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Meet Irene

As Julia’s guide dog, Irene offers guidance and independence – and so much more!

Get a glimpse into Irene’s workday as she guides Julia through big-city streets and airports, then takes well-deserved naps! Singer/songwriter Raffi accompanies with his endearing version of “Goodnight, Irene” (used by permission).

“When I’m at a speaking engagement, Irene lies next to the podium and nods off – until she hears her name. Then she looks up at me with soulful eyes. At the end of the Q&A segment, I take off Irene’s harness to let audience members pet her. Everyone loves her!

“Irene knows her role. She gets excited as the harness comes off, heading toward the nearest person. Her tail wags as she sits in front of each person and lets them pet her. She plays the room! When I put on her harness, she is happy to go back to work – taking care of me. We are a team.”

– Julia Spencer

Irene Brings Me Peace

Excerpt from Looking Through a Keyhole, by Julia Spencer

We are on vacation in a condo in Myrtle Beach, South Carolina, when I awake in the middle of the night from a reaction to a new medication I’ve taken just before bedtime. The reaction starts off slowly and feels just like restless leg syndrome, but then it progresses to tremors. My whole body shakes. I sit and rock, and it reminds me of scenes in a mental hospital where people are unable to sit still. I try to watch television, to no avail. I try to flush out the medication by drinking water. I walk the floors to ease the body shakes. My husband Ralph and my Seeing Eye Guide Dog Irene are asleep in the bedroom with the door closed. I don’t want to wake Ralph because he would be too upset to see me like this. I believe it will wear off; I just have to get through the night. I discard any notion to call my daughter Julie, who lives in the next town, dial 911, or go to the emergency room. Finally it’s three in the morning, and I am exhausted.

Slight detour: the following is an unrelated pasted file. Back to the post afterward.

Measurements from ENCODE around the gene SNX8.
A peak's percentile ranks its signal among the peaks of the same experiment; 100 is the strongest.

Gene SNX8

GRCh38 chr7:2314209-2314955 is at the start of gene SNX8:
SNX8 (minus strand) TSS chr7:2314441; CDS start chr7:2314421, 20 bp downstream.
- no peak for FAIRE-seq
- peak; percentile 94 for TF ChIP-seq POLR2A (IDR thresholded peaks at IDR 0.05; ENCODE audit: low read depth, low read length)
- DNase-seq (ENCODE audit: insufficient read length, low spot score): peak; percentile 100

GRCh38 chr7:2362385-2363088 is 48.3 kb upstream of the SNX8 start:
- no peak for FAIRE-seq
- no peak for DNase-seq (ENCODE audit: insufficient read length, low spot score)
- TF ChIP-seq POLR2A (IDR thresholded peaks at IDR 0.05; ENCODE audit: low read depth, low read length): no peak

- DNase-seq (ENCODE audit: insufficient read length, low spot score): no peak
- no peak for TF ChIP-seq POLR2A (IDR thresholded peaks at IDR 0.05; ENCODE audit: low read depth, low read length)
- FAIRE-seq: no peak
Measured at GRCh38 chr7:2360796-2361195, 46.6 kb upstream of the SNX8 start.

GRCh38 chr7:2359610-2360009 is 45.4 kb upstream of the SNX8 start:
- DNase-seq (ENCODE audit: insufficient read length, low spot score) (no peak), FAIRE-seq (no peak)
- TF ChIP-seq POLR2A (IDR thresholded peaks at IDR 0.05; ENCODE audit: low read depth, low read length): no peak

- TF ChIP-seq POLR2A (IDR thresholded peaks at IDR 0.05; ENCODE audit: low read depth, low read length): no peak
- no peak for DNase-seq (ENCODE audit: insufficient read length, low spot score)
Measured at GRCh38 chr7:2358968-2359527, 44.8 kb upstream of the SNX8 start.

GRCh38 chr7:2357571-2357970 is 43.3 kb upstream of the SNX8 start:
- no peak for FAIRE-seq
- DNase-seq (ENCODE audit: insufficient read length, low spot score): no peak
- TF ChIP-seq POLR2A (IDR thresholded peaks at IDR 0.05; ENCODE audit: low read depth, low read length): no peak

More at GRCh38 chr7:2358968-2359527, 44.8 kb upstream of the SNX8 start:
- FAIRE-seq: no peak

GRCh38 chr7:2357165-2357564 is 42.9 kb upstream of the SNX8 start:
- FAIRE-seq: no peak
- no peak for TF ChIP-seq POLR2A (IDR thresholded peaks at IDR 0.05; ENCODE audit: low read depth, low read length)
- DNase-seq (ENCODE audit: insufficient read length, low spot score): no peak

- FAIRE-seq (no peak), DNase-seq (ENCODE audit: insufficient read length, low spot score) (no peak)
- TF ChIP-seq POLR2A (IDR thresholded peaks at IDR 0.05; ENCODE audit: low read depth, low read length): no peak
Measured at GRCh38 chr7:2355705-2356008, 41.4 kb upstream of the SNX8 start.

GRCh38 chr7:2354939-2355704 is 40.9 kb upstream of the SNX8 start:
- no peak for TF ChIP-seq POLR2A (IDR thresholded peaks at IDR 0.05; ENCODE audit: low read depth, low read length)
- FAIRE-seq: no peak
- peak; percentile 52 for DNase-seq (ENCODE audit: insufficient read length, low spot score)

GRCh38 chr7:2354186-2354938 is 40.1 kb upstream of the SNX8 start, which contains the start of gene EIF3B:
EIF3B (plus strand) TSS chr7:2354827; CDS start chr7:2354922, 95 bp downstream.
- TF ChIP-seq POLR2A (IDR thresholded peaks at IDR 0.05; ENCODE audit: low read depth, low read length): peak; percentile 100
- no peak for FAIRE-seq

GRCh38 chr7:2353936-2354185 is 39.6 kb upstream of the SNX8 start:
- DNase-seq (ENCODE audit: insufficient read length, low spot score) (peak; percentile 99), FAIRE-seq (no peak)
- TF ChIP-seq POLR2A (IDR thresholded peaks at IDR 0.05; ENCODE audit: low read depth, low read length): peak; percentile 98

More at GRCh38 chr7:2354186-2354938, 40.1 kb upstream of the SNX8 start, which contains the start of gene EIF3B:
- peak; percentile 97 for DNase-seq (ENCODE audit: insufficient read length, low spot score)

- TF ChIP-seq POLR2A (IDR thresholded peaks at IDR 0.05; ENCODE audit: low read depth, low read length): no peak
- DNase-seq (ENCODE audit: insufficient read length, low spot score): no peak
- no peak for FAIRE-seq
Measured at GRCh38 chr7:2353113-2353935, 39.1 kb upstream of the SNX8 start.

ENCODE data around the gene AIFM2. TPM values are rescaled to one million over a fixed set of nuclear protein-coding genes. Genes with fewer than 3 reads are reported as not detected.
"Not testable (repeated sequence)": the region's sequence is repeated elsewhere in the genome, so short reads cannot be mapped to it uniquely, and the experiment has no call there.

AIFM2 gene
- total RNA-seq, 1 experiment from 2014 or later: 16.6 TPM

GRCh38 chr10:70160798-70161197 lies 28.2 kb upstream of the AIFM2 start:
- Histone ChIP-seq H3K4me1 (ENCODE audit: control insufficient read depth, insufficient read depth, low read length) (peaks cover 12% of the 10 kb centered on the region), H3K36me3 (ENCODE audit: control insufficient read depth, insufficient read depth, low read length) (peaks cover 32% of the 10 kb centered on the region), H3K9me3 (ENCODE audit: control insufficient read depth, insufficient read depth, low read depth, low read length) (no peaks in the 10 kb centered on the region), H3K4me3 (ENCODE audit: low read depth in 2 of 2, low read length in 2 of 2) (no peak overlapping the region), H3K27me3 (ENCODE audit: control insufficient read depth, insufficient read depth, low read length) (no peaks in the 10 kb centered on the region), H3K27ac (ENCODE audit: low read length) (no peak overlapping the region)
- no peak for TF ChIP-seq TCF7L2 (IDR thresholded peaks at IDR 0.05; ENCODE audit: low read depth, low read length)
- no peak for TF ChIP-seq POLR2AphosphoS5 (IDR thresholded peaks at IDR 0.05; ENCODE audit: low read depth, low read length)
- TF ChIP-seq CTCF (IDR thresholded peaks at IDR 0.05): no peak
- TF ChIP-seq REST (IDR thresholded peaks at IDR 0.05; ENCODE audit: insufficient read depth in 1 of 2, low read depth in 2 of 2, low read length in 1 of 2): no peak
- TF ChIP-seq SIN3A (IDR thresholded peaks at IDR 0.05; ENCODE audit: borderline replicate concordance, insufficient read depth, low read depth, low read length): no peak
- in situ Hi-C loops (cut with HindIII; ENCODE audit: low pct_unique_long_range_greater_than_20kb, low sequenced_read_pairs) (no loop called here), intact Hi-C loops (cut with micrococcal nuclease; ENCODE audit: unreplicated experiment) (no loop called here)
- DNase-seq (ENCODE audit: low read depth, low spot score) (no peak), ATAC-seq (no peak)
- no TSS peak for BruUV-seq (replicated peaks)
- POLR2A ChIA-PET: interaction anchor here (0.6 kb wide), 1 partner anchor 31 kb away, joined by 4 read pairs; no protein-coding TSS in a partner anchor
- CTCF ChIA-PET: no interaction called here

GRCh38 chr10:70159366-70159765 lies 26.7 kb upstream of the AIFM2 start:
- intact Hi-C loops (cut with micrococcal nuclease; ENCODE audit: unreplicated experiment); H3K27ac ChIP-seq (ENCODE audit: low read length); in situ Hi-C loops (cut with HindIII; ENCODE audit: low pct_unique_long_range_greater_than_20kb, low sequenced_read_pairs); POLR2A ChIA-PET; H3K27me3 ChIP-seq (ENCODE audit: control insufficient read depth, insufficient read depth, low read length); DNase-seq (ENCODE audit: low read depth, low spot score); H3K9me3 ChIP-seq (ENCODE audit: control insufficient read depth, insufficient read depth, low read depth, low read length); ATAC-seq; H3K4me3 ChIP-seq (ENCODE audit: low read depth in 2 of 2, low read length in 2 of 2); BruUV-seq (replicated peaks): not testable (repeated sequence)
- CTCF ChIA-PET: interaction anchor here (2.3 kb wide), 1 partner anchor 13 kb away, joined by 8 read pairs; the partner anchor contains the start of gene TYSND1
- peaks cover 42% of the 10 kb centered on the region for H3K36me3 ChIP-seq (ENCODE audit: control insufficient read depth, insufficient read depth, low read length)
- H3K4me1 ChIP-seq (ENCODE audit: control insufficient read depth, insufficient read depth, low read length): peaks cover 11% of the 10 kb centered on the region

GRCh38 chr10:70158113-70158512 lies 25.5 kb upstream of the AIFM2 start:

I lie on the floor, rolling back and forth, crying and moaning lowly, so that Ralph does not hear me, when I feel a wet nose nuzzling my neck and face and a furry body sitting over me, guarding me. I rub Irene’s fur as a child does to their favorite bedtime stuffed animal.

I hear Ralph say, “What’s the matter?”

“I’m having a reaction to the medication. Ralph, I’m so tired, I can’t go to sleep. I didn’t want to wake you up.”

“Irene woke me up,” he says. “She must have heard you. She came over to my side of the bed and was pushing my arm to wake me up. As I opened my eyes, she ran to the door. I put on the light and put my feet on the floor. She ran back to me and, again, ran to the door. She heard you. She wanted to come out. Do you want to go to the hospital?”

“No. I don’t think they can help me. The drug just needs to wear off. I think the worst is over. If I could only go to sleep.”

As I’m talking, Irene lies down and scoots next to my body. I roll over on my side, wrap my arms around her, close my eyes, and feel the love and peace she brings to me. I feel a pillow being put under my head and a blanket over both of us. A thought gently reminds me that I didn’t have to go through this ordeal alone. I doze off to sleep and wake four hours later with Irene still in my arms. The drug has worn off.

I lie here thinking, I will never be alone. I will always have a Seeing Eye Guide Dog who gives me love, compassion, guidance, and my dignity and independence.

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